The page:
We are now being asked to believe that the people who set up secret security cameras at the Wakarusa Music and Camping Festival meant well.
If you attended June's festival, then you should've smiled, because you were on camera. Maybe it was when you stiffed the woman at the beer tent, or when you accepted a hit off a doobie from a smiling hippie, or when you fell down drunk while peeing in the woods with your pants around your ankles.
Welcome to Kansas! Big Brethren's watching you.
Lawrence freaked out on Friday, September 15, when the Journal-World reported that night-vision cameras covering 85 percent of the Wakarusa festival grounds helped police catch people doing things they weren't supposed to be doing. Police arrested more than 80 people, mostly minors who were charged with possession of alcohol.
The news didn't just upset locals. In its three years, Wakarusa had established itself as a summer music festival headed toward Bonnaroo status. People from all over the country came and representatives from 28 of our fine states were arrested. Even before the latest news hit, everyone had heard tales about cops hassling people at the festival. I remember TV news footage from opening day, showing state troopers stopping cars as they entered the festival and seizing enough liquor to get the entire Arabian peninsula drunk. Same with drugs. The clampdown continued inside the gates.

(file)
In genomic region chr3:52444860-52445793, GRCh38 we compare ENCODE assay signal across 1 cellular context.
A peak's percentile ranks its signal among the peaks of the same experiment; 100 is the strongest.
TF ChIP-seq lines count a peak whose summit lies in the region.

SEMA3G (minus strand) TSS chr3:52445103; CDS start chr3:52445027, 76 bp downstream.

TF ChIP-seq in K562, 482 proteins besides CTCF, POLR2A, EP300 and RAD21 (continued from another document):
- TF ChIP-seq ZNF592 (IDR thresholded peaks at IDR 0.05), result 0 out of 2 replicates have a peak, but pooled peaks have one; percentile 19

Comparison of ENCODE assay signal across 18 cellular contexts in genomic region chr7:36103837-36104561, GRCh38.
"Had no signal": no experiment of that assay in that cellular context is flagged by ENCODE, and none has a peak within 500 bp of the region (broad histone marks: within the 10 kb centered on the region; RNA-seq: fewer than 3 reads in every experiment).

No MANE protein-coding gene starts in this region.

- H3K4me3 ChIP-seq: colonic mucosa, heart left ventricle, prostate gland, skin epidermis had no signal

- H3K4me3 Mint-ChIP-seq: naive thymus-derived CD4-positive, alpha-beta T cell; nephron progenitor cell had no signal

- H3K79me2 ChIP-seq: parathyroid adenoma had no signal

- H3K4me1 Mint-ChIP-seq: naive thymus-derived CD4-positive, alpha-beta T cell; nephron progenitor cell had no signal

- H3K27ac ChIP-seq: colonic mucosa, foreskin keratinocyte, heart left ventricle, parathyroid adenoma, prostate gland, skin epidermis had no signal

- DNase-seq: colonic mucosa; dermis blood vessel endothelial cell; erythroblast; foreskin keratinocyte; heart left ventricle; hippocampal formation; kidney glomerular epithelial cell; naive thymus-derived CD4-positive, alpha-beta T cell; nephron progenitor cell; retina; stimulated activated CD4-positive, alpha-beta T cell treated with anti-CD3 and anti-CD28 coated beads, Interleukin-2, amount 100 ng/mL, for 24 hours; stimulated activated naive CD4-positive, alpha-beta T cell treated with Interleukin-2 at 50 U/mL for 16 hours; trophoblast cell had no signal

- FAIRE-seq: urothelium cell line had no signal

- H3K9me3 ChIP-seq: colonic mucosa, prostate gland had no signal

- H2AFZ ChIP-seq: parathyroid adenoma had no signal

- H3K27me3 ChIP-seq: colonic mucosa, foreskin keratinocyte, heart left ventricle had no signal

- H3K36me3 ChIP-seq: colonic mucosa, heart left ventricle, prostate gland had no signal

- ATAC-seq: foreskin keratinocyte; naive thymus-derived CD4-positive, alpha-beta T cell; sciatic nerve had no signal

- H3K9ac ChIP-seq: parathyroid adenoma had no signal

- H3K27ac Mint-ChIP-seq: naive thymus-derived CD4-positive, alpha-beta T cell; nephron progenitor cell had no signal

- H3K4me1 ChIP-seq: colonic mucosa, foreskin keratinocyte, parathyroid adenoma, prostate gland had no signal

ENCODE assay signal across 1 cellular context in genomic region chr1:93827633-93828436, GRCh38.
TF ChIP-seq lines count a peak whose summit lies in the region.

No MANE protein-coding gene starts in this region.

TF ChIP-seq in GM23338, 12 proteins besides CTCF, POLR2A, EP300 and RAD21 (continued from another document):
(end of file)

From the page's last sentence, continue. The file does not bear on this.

My friend Ryan's sister was approached by undercover cops, who questioned her when they saw her take some Tylenol.
The day I spent there, I smelled plenty of pot smoke but never saw anyone get arrested or hassled. People seemed to be showing their true colors most everywhere. It sucks that cameras were spying on them the whole time. But it's not surprising.
According to the September 15 article, the night-vision cameras cost around $250,000. A California security company that wanted to pimp its wares supplied the equipment free of charge to Clinton Lake State Park officials; overall, the festival was patrolled by a law-enforcement supergroup that included the Kansas Highway Patrol, the Douglas County Sheriff's Office and Lawrence police. Park manager Jerry Schecher told the Journal-World that he'd informed Wakarusa organizers a month before the festival. But in a September 21 article, Schecher backpedaled, saying he'd told a partner of Wakarusa boss Brett Mosiman about the plan. Mosiman's camp demurred.
Mosiman claims he didn't know about the cameras before the festival. In fact, he says, he didn't know until he read the Journal-World article. The secret surveillance was, he tells me, "an outrageous violation of trust and rights."
Now, Mosiman and his crew must rebuild that trust. He says that if local law enforcers seek to impose that level of security at next year's festival, there will be no Wakarusa 2007. According to the Journal-World, neither the sheriff's office nor the park plans to purchase the demonstration equipment or anything similarly high-tech.
Mosiman says that he and his partners had no control over local law enforcement at the event. "They're on their own missions and agenda," he says.
Why don't we go ahead and rename Kansas the Plymouth Colony? That way, when we go to a concert there, we'll know ahead of time that if we do anything dangerous to the moral fiber of society, we'll be rightly placed in the stocks on the public square so that the townsfolk may rid the village of sin by flinging rotten cabbages and eggs at us.